Thursday, October 9, 2008

Reader Questions

Occasionally I get questions from readers by email, although I haven't published or commented on these bloggishly, so far. Sometimes the questions are interesting: I suspected one, for example, of asking a particular question in order to try to flush out my home location - although I was not sure of that. Usually, I go ahead and answer questions - if possible, and if the questions aren't creepy in any way - and usually I receive nice thank-you emails back. Usually.

One thing that came up recently: a particular Googled question led a reader to this blog. My blog post that Google brought up didn't, however, answer the reader's question; as the particular post was more general than specific.

THE QUESTION: What element occurs in quartz, olivine, and calcite?

Now, really, this isn't a trick question at all, but quartz and olivine are silicates, and therefore have the element silicon in them (Si), but calcite is a carbonate, and has zero Si in it.

So, what do they have in common? Or, maybe they have nothing, elementally speaking, in common.

To figure this one out, all we have to do is write out the chemical formulas for each mineral: the mineral quartz, the mineral olivine, and the mineral calcite. I'll have to look one of them up, because it's been a while since I've practiced mineral formulas with homemade flash cards.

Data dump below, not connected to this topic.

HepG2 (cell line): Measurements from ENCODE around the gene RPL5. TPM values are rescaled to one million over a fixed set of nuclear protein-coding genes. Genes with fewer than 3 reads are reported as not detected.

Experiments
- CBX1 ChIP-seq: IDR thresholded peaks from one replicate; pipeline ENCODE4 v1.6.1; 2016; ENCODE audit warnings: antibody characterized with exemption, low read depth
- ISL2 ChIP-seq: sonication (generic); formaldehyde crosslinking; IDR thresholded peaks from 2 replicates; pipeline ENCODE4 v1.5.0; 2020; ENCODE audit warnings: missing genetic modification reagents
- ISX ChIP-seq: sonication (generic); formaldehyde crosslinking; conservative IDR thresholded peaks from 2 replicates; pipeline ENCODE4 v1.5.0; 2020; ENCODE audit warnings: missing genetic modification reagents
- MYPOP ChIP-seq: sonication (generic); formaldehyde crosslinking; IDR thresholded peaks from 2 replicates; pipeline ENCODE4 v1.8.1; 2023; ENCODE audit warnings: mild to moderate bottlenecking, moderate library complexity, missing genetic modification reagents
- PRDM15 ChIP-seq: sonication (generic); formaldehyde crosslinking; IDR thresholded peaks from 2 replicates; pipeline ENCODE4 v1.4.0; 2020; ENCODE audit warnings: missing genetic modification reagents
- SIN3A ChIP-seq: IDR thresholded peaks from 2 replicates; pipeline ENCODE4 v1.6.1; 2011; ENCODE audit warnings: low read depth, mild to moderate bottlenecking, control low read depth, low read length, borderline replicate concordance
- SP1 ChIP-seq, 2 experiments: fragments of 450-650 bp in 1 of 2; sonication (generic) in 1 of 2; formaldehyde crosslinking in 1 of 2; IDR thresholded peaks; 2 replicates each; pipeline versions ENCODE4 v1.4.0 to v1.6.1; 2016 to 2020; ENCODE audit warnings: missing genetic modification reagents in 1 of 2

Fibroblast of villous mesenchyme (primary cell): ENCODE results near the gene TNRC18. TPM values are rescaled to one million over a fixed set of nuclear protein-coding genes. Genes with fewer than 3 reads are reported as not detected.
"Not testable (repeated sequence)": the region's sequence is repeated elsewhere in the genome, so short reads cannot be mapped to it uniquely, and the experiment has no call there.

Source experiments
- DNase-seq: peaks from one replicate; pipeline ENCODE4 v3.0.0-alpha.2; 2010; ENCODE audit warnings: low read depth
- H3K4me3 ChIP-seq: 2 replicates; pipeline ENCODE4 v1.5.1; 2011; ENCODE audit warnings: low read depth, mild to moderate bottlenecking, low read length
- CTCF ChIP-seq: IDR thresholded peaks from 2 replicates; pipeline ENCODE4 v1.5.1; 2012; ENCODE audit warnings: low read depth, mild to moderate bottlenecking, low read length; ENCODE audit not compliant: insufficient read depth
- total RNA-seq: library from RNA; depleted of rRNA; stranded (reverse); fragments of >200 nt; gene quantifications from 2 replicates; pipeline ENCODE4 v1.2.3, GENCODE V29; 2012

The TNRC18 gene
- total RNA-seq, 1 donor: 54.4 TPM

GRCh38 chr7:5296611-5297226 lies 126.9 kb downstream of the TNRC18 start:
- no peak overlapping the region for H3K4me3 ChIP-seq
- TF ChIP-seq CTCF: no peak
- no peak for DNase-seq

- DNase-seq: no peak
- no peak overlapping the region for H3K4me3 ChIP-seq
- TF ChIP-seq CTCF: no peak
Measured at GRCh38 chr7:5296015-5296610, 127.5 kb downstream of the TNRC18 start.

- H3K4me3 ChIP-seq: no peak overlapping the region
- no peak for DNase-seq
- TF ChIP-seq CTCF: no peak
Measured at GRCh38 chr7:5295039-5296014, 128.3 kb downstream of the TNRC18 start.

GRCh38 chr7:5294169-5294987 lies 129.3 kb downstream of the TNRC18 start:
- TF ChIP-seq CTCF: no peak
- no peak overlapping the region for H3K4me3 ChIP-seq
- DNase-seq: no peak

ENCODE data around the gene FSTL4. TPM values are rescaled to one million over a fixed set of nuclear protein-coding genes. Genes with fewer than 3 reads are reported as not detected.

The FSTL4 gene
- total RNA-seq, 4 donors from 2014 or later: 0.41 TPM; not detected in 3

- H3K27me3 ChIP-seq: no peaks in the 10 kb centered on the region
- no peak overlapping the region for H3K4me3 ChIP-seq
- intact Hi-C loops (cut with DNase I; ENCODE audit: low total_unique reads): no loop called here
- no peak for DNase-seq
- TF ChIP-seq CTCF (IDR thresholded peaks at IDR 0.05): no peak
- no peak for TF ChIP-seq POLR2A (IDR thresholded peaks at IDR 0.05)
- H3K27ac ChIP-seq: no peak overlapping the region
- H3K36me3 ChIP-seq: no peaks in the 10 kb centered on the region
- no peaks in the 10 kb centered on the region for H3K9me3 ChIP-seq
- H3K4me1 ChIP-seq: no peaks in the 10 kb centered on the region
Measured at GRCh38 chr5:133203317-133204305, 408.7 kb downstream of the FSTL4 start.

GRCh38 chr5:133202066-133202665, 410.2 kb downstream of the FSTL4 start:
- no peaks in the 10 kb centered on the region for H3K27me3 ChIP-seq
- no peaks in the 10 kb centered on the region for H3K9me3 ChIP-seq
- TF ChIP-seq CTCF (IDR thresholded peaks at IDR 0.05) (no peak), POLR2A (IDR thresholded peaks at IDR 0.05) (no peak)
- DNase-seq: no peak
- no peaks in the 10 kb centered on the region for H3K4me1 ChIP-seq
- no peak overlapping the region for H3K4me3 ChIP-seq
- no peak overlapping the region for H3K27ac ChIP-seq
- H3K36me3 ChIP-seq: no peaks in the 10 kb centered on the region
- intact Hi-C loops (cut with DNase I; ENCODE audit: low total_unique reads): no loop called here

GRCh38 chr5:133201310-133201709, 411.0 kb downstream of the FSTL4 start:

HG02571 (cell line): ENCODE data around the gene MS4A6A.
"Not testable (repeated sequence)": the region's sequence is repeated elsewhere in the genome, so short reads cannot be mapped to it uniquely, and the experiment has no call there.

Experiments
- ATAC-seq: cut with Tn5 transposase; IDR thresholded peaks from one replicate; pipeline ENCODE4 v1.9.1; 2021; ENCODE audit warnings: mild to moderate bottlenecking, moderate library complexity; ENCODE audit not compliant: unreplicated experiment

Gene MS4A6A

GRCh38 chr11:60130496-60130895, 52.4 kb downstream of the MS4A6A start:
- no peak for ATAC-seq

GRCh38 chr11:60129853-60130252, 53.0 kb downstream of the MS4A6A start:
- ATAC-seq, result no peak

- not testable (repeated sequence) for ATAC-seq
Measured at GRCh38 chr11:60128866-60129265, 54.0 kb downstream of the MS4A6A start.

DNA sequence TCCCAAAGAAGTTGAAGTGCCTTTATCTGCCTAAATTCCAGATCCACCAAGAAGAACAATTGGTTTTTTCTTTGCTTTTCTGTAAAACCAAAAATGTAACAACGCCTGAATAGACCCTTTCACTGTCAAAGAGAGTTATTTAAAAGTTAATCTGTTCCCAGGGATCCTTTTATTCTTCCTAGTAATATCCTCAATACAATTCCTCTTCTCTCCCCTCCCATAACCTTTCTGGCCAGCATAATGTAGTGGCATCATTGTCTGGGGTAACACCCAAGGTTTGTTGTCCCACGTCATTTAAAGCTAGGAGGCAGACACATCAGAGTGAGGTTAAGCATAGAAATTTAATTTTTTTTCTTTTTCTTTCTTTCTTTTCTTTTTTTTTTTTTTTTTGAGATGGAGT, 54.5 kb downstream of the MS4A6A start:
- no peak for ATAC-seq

Quartz: SiO2

Olivine: Mg2SiO4 to Fe2SiO4, with olivine actually being a series of minerals between (and including) the two end-member mineral species forsterite (the magnesium end-member) and fayalite (the iron end-member) - in other words, what is called a solid-solution series in chemistry and mineralogy. Because the olivine group minerals form a solid solution series between the Mg and Fe end members, the formula can also be written: (Mg,Fe)2SiO4.

Well, so far what do we have. We have the elements Si (silicon) and O (oxygen) in quartz, and we have the elements Mg (magnesium), Fe (iron), Si (silicon), and O (oxygen) in olivine. Of our three minerals in question, then, we potentially have two elements that they might have in common: silicon and oxygen. Now for our third mineral.

Calcite: CaCO3

Ha! Calcite has the elements Ca (calcium), C (carbon), and O (oxygen).

That means the answer has to be - - - - - Oxygen! The only element present in all three minerals! Mystery solved.

For more information on minerals and many, many more pictures than the pictures linked to above at Andrew's, go to one of my favorite mineral sites: Mindat. Here are the Mindat links for quartz, olivine, and calcite.

No comments: